The Pan Am Athletes' Village (Canary District), image by UT Forum contributor skycandy

"The incremental cost of hosting an Expo is very modest because we have to do the work to naturalize the Don River and that by its nature creates Villiers Island, which is centre ice for an Expo," said Tanenbaum. "It's an opportunity to begin with the end in mind." In terms of funding the $10-15 million cost of submitting a formal bid, the working group's objective is to raise the money privately. But Tanenbaum emphasized that since the Expo is not a private sector event, "there needs to be commitment from all levels of government." 

That starts with rejoining the Bureau International des Expositions, which Canada backed out of under the Harper Government. As a result, Canada is one of only a handful of nations that is not a member of the 170-state organization, and had no representation or pavilion at the 2015 Expo in Milan. Canada would need to reattain membership in the organization before a bid is placed, which Wong-Tam believes will happen imminently. "We have positive indications from Ottawa that it's only a matter of time before the BIE membership is renewed," said the Councillor. "There's no reason for Canada not to be a member of the BIE, especially if we're seeking a seat at the United Nations Security Council. You want to be respected as a global leader on all fronts and because the BIE is the fourth largest multilateral organization on the planet, you really don't want to miss that."

To move forward, a letter of candidature by the Prime Minister would need to be submitted no later than November 1 2016. After that, the bid process is opened up, and a comprehensive bid book must then be developed and delivered by the summer of 2017. The Expo will be rewarded to one of the bid cities in June 2018. "If we announce our intention to bid we'll be declared immediately a front-runner, Expo 2025 is ours to lose," said Wong-Tam, who again emphasized the Expo's ability to spur action on important projects. "Expo 2025 is not to distract us from city priorities. We want to use Expo 2025 to prioritize and accelerate the important work Council wants to do. We want to accelerate waterfront revitalization, affordable housing construction, and higher-order transit along the water's edge. We want to focus the collective strength of our citizens and businesses to build that smart city using the best innovative green technologies today to create that model city."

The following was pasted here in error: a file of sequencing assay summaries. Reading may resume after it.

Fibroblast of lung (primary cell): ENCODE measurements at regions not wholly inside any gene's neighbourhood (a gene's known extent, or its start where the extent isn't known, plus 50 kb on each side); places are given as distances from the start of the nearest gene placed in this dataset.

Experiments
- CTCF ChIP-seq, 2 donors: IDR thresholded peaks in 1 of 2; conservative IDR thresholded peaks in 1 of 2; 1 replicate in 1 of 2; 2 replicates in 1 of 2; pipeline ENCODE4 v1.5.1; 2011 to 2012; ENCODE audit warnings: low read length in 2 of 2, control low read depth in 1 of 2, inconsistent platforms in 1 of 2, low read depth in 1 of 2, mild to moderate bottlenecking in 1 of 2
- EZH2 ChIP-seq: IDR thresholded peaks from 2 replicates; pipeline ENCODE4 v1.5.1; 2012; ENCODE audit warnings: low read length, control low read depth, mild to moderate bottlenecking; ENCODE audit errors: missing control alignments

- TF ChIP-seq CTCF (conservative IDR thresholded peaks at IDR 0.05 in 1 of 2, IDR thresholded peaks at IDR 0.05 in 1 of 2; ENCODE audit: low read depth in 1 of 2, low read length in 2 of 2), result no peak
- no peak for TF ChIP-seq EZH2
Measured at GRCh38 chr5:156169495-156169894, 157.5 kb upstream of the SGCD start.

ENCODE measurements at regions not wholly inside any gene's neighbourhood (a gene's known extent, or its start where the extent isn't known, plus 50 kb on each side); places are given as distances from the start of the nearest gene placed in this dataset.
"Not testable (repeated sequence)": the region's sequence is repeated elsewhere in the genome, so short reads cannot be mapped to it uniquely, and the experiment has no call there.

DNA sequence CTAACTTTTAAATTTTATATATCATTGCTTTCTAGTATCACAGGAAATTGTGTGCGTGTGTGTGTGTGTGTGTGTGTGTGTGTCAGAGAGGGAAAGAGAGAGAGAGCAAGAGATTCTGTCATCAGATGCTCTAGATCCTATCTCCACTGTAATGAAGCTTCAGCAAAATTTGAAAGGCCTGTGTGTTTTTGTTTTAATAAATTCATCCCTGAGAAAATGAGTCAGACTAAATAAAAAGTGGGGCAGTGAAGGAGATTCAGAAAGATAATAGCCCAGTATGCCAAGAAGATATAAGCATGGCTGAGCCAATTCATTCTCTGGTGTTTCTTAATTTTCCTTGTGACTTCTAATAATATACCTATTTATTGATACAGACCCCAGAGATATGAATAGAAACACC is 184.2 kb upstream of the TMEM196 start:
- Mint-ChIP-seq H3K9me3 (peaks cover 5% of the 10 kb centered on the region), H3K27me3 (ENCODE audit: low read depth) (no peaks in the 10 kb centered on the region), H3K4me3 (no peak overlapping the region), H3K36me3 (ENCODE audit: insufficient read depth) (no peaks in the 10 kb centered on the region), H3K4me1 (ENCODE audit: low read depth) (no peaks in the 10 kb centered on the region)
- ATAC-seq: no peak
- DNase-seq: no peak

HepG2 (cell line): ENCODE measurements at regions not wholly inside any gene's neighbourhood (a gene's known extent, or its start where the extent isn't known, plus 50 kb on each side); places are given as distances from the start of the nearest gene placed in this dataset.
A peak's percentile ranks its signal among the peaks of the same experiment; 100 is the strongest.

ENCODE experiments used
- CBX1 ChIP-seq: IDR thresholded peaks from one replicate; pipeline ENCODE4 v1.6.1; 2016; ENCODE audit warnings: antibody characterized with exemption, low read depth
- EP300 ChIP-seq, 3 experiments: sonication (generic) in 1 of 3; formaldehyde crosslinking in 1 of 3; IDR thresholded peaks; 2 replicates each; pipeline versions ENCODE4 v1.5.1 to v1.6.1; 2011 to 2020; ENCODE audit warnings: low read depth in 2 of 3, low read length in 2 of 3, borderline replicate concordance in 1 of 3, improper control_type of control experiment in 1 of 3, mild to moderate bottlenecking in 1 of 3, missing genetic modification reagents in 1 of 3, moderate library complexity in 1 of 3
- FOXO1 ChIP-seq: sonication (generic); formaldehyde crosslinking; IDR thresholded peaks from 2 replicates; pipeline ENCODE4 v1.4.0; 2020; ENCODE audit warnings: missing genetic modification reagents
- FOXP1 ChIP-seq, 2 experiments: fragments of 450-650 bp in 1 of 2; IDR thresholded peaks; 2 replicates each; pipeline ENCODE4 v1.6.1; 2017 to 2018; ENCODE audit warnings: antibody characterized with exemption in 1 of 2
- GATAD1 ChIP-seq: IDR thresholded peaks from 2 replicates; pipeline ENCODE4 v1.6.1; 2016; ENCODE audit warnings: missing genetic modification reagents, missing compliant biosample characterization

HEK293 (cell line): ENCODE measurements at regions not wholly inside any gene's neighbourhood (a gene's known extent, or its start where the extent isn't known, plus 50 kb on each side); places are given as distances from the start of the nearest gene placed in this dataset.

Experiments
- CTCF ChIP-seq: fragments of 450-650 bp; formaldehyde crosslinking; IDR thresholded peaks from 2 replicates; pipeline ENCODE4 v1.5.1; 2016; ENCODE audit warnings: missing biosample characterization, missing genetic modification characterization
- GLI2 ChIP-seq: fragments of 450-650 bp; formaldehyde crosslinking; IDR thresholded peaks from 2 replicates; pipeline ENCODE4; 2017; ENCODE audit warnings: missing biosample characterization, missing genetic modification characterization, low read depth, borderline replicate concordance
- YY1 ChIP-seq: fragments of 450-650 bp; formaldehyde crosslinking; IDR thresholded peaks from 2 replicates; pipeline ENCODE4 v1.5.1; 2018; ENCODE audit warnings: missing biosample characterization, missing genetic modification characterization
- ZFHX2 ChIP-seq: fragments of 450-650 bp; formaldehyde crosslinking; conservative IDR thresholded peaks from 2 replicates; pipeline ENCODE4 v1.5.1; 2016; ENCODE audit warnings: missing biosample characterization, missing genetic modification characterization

The Toronto sign has proved to be one of the Pan Am Games' most popular legacy projects, image by Marcus Mitanis

That's the case that Councillor Wong-Tam and the working group, alongside industry professionals and other key Expo supporters, will be making in a series of deputations at City Hall on Tuesday, May 24. Those deputations will be made to the Executive Committee, who will receive a report from staff recommending that the City should not "provide additional resources to support the bid until such time as funding commitments are delivered by the provincial and/or the federal government concerning support for Expo 2025 event-related infrastructure and operating costs."

A vote on whether Toronto should host the Expo is expected to be held at City Council's June 7th meeting. "We're confident that we can show the elected officials and the community at large that this was not a hastily packaged proposal, that it's actually a large volume of work that's taken a large number of people to do, and we've done it in the most broad and collaborative way possible," said Wong-Tam. "We're really excited about making our case to the Executive Committee on the 24th and I think they'll be pleasantly surprised what we bring to them."